How to Grow Juniper (Juniperus)

Views: 22232 | Last Update: 2009-04-30
How to Grow Juniper (Juniperus) - Provided by eHow
The juniper, or juniperus, is a beautiful tree that is found throughout the northern hemisphere. Grow junipers by keeping them out of really hot climates with instructions from a sustainable gardener in this free video on gardening and plant care. View Video Transcript

About this Author

Yolanda Vanveen

Video Transcript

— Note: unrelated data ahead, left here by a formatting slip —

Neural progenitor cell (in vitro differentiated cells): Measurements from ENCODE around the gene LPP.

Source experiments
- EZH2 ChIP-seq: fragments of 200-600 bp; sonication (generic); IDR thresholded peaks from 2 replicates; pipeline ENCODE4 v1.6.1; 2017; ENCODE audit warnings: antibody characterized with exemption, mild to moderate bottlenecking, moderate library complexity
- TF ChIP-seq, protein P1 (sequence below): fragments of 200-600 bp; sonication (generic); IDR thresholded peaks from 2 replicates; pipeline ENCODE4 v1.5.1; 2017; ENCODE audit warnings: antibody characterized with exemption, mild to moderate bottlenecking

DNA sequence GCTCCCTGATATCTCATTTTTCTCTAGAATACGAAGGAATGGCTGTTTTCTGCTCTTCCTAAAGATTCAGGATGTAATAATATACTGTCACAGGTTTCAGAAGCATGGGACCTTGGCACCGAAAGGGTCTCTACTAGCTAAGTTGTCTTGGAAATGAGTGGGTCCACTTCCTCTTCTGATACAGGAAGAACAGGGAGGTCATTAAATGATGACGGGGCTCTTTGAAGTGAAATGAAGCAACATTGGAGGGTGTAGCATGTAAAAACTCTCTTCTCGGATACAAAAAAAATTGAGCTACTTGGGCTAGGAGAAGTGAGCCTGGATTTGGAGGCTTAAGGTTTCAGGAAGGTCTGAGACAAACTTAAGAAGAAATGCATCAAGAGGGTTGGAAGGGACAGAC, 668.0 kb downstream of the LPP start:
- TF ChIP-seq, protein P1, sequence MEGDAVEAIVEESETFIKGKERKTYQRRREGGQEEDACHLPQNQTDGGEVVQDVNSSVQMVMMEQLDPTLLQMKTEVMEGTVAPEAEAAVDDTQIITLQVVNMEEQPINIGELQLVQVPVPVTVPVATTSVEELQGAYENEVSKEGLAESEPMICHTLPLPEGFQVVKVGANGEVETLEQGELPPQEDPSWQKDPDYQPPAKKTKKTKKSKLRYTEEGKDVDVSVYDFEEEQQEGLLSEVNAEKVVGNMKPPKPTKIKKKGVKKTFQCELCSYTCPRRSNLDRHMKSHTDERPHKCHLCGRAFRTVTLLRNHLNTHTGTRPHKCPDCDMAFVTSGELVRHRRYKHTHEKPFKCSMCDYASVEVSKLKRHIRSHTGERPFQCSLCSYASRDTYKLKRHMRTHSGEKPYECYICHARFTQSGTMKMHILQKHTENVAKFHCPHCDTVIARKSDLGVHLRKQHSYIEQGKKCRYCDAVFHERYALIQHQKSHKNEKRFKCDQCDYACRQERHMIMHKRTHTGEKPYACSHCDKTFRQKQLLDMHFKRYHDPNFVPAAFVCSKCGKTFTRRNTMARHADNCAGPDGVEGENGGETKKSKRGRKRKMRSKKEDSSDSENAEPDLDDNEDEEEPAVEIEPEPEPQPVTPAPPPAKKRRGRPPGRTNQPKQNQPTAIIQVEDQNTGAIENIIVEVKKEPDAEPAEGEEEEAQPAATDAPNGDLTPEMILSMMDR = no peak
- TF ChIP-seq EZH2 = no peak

Hi this is Yolanda Vanveen, and in this segment we're going to learn all about how to grow juniper or juniperus, it's a beautiful tree that grows almost anywhere. Now junipers are found all over the northern hemisphere natively. They're from Japan, China, through Europe, and even into the Americas, there's native junipers and there's so many different varieties of junipers. But most of them are very hardy from zone 4 to 9, even 10, they don't like really, really hot climates like a lot of pine trees don't, but they can handle zones all the way down to 4, so they're pretty hardy. This particular juniper is a Blue Star juniper, and its juniperus squamata, Blue Star, it's a dwarf evergreen, about 3 feet tall by 5 feet wide when it's mature, and I love the steel blue needles, I just love the color. And they like sun on the coast or sun or part shade inland. So they really like a lot of sun if it's a really cooler climate or a coastal climate, and inland they almost do better with part shade. Junipers like water in the summer but they really want to dry out in between watering, they don't want to sit in water too much, they're more of a dry climate pine than a warm climate pine, and they're used in Bonsai and they're gorgeous, they could live to be hundreds and hundreds of years old. they can grow to be really old, and their branches and stems will warp and look very weathered, and there's some beautiful examples in a lot of national parks in America. But in your garden you just treat them like a pine tree, just put them in a sunny spot or part shade, give them water in the heat of the summer, and once they're established you really don't take care of them in any way. And they make great berries too, so they're really pretty through the fall. And they use some of the berries in some of the varieties to make gin. So they have a lot of medicinal properties as well. They're a great garden addition.